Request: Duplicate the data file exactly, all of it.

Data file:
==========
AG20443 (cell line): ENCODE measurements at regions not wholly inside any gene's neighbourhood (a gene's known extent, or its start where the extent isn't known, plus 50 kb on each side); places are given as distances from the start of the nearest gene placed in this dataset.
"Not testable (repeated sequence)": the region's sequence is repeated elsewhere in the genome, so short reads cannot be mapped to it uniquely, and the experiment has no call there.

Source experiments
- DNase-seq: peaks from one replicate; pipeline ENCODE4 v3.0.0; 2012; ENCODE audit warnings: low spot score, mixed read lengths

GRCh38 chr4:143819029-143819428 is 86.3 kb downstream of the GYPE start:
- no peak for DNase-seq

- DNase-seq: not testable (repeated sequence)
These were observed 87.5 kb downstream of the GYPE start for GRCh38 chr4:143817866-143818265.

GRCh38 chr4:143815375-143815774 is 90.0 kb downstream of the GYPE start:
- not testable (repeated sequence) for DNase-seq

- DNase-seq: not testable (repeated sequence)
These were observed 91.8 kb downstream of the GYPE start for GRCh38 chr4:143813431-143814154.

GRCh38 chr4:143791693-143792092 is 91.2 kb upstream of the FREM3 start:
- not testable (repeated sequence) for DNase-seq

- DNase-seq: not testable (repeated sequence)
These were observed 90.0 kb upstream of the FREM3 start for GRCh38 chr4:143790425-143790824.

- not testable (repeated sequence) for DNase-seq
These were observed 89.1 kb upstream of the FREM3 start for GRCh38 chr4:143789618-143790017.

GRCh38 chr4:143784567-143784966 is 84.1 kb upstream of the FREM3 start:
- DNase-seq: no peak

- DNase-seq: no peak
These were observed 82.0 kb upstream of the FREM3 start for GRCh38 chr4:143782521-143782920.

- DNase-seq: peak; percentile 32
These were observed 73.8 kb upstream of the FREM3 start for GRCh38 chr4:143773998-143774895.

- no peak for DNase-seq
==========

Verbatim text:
AG20443 (cell line): ENCODE measurements at regions not wholly inside any gene's neighbourhood (a gene's known extent, or its start where the extent isn't known, plus 50 kb on each side); places are given as distances from the start of the nearest gene placed in this dataset.
"Not testable (repeated sequence)": the region's sequence is repeated elsewhere in the genome, so short reads cannot be mapped to it uniquely, and the experiment has no call there.

Source experiments
- DNase-seq: peaks from one replicate; pipeline ENCODE4 v3.0.0; 2012; ENCODE audit warnings: low spot score, mixed read lengths

GRCh38 chr4:143819029-143819428 is 86.3 kb downstream of the GYPE start:
- no peak for DNase-seq

- DNase-seq: not testable (repeated sequence)
These were observed 87.5 kb downstream of the GYPE start for GRCh38 chr4:143817866-143818265.

GRCh38 chr4:143815375-143815774 is 90.0 kb downstream of the GYPE start:
- not testable (repeated sequence) for DNase-seq

- DNase-seq: not testable (repeated sequence)
These were observed 91.8 kb downstream of the GYPE start for GRCh38 chr4:143813431-143814154.

GRCh38 chr4:143791693-143792092 is 91.2 kb upstream of the FREM3 start:
- not testable (repeated sequence) for DNase-seq

- DNase-seq: not testable (repeated sequence)
These were observed 90.0 kb upstream of the FREM3 start for GRCh38 chr4:143790425-143790824.

- not testable (repeated sequence) for DNase-seq
These were observed 89.1 kb upstream of the FREM3 start for GRCh38 chr4:143789618-143790017.

GRCh38 chr4:143784567-143784966 is 84.1 kb upstream of the FREM3 start:
- DNase-seq: no peak

- DNase-seq: no peak
These were observed 82.0 kb upstream of the FREM3 start for GRCh38 chr4:143782521-143782920.

- DNase-seq: peak; percentile 32
These were observed 73.8 kb upstream of the FREM3 start for GRCh38 chr4:143773998-143774895.

- no peak for DNase-seq